Thursday, November 17, 2011
These things should be simple: 1. When, as an adult, you come come across another adult raping a small child, you should a) do everything in your power to rescue that child from the rapist, b) call the police the moment it is practicable.
2. If your adult son calls you to tell you that he just saw an adult raping a child, but then left that child with the rapist, and then asks you what he should do, you should a) tell him to call the police immediately, b) call the police yourself, c) at the appropriate time ask your adult son why the fuck he did not try to save that kid.
3. If your underling comes to you to report that he saw another man, also your underling, raping a small child, but then left that small child with the rapist, you should a) call the police immediately, b) alert your own superiors, c) immediately suspend the alleged rapist underling from his job responsibilities, d) at the appropriate time ask that first underling why the fuck he did not try to save that kid.
4. When, as the officials of an organization, you are approached by an underling who tells you that one of his people saw another of his people raping a small child at the organization, on organization property, you should a) call the police immediately, b) immediately suspend the alleged rapist from his job responsibilities if the immediate supervisor has not already done so, c) when called to a grand jury to testify on the matter, avoid perjuring yourself. At no time should you decide that the best way to handle the situation is to tell the alleged rapist not to bring children onto organization property anymore.
You know, there’s a part of me who looks at the actions of each of non-raping grown men in the “Pennsylvania State University small-child-allegedly-being-raped-by-a-grown-man-who-is-part-of-the-football-hierarchy” scandal and can understand why those men could rationalize a) not immediately acting in the interests of a child being raped, b) not immediately going to the police, c) doing only the minimum legal requirements, d) acting to keep from exposing their organization to a scandal. But here’s the thing: that part of me? That part of me is a coward. And so by their actions – and by their inactions – were these men.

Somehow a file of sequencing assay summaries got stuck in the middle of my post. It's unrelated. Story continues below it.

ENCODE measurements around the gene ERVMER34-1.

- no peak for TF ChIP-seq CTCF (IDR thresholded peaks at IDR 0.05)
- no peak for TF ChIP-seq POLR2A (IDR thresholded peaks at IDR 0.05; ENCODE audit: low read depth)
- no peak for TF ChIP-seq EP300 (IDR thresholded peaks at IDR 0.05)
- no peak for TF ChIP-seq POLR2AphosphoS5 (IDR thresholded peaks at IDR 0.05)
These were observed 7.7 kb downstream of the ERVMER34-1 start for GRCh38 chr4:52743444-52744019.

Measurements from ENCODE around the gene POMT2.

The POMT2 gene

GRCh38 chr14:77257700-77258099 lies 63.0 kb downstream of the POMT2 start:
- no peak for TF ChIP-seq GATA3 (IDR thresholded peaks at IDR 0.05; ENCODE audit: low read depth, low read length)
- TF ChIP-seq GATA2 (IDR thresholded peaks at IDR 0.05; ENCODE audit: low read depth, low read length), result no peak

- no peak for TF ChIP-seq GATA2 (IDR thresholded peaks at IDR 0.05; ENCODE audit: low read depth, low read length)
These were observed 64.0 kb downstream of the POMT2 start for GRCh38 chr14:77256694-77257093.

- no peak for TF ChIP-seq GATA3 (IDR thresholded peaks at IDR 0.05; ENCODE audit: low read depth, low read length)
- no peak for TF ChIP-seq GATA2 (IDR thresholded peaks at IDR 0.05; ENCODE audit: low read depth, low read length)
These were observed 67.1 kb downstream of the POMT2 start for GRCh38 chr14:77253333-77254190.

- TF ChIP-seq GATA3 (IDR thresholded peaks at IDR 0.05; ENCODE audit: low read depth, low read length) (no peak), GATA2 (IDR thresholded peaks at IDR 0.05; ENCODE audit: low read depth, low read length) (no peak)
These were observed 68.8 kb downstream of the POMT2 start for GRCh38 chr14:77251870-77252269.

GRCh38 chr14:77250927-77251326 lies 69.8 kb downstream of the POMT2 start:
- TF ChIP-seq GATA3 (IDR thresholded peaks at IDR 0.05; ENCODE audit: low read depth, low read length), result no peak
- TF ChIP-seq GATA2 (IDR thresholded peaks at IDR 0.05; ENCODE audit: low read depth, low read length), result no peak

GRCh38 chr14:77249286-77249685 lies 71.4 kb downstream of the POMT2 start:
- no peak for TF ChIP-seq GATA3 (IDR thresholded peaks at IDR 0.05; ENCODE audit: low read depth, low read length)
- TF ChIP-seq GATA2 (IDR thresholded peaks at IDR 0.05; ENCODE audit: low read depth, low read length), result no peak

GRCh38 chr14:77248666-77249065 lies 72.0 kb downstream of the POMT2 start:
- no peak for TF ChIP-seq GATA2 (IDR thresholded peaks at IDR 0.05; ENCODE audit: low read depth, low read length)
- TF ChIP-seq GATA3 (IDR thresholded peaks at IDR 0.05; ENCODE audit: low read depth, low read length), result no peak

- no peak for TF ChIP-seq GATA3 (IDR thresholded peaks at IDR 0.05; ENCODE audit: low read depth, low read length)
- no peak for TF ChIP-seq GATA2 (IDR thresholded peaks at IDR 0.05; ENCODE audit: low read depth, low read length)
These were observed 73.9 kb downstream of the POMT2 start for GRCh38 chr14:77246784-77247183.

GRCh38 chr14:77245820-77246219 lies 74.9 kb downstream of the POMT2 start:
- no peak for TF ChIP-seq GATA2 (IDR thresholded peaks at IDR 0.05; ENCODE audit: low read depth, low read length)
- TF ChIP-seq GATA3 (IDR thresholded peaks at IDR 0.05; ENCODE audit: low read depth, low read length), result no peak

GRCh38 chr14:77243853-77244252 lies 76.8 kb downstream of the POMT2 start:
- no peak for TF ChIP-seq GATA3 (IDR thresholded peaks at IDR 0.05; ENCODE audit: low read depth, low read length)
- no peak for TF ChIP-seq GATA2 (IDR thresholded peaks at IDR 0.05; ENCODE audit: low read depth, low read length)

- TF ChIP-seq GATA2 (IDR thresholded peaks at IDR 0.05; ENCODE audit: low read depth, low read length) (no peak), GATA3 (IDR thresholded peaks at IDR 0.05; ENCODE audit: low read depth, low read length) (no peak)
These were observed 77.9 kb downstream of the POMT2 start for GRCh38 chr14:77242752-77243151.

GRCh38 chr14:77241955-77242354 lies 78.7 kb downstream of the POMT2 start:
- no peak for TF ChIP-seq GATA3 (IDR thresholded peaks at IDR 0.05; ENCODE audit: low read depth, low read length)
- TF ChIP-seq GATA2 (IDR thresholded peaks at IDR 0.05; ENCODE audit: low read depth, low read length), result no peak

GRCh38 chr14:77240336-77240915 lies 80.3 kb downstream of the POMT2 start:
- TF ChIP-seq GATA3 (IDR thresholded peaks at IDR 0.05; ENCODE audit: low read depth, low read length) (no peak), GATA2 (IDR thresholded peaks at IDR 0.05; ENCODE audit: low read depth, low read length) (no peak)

At least one sports columnist has made the point that Joe Paterno, the 40-plus year coach of Penn State, who was fired by the university’s board of trustees, should be remembered for all the good things he has stood for, even as this scandal, which brought his downfall, is now part of his legacy as well. I suspect that in time, even this horrible event will fade, and Paterno’s legacy will rise above the tarnishment, especially because it can and will be argued that Paterno did all that was legally required of him, expressed regret and horror, and was not the man who was, after all, performing the acts.
Here’s what I think about that, right now. I’m a science fiction writer, and one of the great stories of science fiction is The Ones Who Walk Away From Omelas, by Ursula K. Le Guin. The story posits a utopian city, where everything is beautiful, with one catch: In order for all this comfort and beauty to exist, one child must be kept in filth and misery. Every citizen of Omelas, when they come of age, is told about that one blameless child being put through hell. And they have a choice: Accept that is the price for their perfect lives in Omelas, or walk away from that paradise, into uncertainty and possibly chaos.
At Penn State, a man found a blameless child being put through hell. Other grown men learned of it. Each of them had to make their choice, and decide, fundamentally, whether the continuation of their utopia – or at least the illusion of their utopia – was worth the suffering of that one child. Through their actions, and their inactions, we know the choice they made.
Award-winning science fiction writer John Scalzi writes the Whatever blog. He is donating his fee for this column to a Monterey County children’s charity.